CHICAGO (Legal Newsline) - Sears has agreed to a $5 million settlement in a class action alleging it misclassified workers in order to not pay them overtime pay.
"The $5 million settlement resolves all current and potential litigation concerning the classification of the [loss prevention managers] position," the settlement document filed July 16 states. "This settlement was reached after the parties participated in two mediations with Mark Rudy, a well-known and experienced wage and hour mediator, followed by five months of exhaustive post-mediation negotiations conducted by the parties."
The settlement is the product of years of hard fought and extensive litigation by both parties, according to the settlement.
Class counsel will file an application for an award of attorneys’ fees and reimbursement of costs and expenses incurred in the prosecution of this lawsuit and the finalization of this global settlement, according to the suit. The fees will not exceed $1.66 million.
As part of the settlement, the parties have agreed that $15,000 should be paid to the California Labor and Workforce Development Agency and $75,000 will be withheld from the net settlement amount for the defendants to use to resolve the claims of other current or former loss prevention managers who are covered by this settlement and who have pending or threatened federal or state overtime claims at the time this stipulation is filed and/or or the remedy any errors or disputes.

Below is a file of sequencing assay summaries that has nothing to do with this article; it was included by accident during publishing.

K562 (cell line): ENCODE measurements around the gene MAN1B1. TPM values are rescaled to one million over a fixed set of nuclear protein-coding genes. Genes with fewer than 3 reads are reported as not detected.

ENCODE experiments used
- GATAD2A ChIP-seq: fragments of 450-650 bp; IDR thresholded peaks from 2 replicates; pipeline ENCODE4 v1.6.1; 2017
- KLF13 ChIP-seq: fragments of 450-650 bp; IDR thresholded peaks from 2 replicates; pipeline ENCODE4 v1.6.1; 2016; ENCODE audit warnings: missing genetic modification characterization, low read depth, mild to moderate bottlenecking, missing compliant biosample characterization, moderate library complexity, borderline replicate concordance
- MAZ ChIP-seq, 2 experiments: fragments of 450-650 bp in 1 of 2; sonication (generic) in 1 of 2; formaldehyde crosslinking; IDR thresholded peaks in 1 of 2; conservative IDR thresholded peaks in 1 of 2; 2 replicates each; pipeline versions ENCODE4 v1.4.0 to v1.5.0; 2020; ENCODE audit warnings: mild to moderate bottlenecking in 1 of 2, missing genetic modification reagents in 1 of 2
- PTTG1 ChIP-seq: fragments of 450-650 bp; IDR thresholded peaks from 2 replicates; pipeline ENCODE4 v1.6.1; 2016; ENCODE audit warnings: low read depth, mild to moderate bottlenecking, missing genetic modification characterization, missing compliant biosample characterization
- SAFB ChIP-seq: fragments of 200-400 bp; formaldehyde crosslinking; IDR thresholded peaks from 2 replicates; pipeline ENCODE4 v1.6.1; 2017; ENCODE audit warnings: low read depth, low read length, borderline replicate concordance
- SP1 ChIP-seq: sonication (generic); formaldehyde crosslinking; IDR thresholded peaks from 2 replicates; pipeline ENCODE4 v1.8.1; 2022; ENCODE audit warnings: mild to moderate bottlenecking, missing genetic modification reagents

Each of the named plaintiffs will receive a $5,000 incentive award.
Following deductions, the settlement will pay the employees an average of approximately $21 per each week they worked during the time period covered by the unpaid overtime settlement, which is an average of $1,800 per worker.
"Participating claimants will be compensated from the sum arrived at from the net settlement amount, minus reserve fund based on his/her workweeks...as an LPM during his/her applicable statutory time period," the complaint states.
Sears Holdings Management Corp. agreed to the settlement to end the lawsuit accusing the company of misclassifying hundreds of employees.
Various Sears and Kmart retail stores were affected by this unpaid overtime lawsuit, which allege violations of the Fair Labor Standards Act.
The lawsuit was filed in July 2011 by Robert O’Toole, who took action on behalf of himself and other current and former loss prevention managers at Sears and Kmart stores who allegedly were denied overtime compensation.
O’Toole and at least 13 other employees alleged that it was company policy for Sears and Kmart to refuse to pay employees overtime, despite working more than 40 hours a week.
U.S. District Court for the Northern District of Illinois case number: 1:11-cv-04611
From Legal Newsline: Kyla Asbury can be reached at firstname.lastname@example.org.